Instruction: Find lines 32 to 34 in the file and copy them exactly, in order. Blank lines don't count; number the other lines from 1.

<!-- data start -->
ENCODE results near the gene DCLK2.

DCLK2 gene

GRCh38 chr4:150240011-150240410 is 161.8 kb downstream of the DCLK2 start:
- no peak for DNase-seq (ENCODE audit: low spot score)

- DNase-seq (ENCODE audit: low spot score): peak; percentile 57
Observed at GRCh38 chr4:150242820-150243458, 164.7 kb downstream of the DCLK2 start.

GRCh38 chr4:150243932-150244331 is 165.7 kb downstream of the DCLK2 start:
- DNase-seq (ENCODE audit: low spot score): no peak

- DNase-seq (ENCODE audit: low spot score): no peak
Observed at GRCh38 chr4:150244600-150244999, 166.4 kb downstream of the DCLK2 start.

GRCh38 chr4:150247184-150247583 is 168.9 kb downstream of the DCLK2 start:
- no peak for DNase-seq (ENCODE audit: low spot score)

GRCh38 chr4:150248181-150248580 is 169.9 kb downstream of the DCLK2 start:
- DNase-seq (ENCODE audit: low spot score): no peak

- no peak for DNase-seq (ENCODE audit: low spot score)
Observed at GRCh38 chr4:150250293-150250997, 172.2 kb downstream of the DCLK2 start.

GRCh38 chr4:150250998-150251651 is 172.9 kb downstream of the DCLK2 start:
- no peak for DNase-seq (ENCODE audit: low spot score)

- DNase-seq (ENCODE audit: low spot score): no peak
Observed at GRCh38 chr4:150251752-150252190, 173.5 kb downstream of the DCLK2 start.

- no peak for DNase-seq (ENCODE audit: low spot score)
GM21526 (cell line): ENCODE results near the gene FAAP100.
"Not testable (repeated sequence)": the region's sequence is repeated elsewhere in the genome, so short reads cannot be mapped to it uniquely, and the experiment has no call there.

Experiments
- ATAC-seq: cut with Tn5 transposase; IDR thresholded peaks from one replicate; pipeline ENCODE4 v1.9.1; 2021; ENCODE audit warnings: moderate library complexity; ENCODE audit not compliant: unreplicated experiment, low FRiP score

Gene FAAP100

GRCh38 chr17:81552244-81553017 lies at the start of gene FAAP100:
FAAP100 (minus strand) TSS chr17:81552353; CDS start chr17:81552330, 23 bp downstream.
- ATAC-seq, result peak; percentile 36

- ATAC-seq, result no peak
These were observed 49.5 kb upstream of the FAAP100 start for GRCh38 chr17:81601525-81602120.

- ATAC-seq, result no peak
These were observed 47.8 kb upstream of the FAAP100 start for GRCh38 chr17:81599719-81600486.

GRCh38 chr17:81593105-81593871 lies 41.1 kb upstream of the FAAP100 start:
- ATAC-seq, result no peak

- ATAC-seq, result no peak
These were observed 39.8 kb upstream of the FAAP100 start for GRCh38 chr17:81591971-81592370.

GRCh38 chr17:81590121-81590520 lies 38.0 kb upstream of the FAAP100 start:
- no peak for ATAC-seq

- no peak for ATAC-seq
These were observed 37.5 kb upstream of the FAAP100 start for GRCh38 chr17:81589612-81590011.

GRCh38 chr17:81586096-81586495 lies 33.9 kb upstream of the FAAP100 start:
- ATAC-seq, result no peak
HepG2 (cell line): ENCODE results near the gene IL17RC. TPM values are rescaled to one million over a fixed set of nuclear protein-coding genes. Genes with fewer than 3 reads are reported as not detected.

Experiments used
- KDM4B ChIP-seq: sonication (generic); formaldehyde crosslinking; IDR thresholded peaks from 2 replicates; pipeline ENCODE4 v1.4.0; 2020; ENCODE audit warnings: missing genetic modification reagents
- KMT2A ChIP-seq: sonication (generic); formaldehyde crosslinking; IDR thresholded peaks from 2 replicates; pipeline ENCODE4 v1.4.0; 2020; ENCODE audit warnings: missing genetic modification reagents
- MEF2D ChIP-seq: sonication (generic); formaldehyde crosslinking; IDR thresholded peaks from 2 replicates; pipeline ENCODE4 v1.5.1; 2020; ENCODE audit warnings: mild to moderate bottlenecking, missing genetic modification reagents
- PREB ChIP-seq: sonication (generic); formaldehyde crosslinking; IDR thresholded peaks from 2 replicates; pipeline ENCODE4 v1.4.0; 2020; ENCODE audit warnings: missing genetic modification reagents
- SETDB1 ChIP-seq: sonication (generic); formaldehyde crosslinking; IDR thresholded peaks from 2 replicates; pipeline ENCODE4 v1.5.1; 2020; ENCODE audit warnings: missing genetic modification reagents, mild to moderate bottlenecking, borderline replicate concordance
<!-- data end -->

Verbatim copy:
- ATAC-seq, result no peak
These were observed 47.8 kb upstream of the FAAP100 start for GRCh38 chr17:81599719-81600486.

GRCh38 chr17:81593105-81593871 lies 41.1 kb upstream of the FAAP100 start: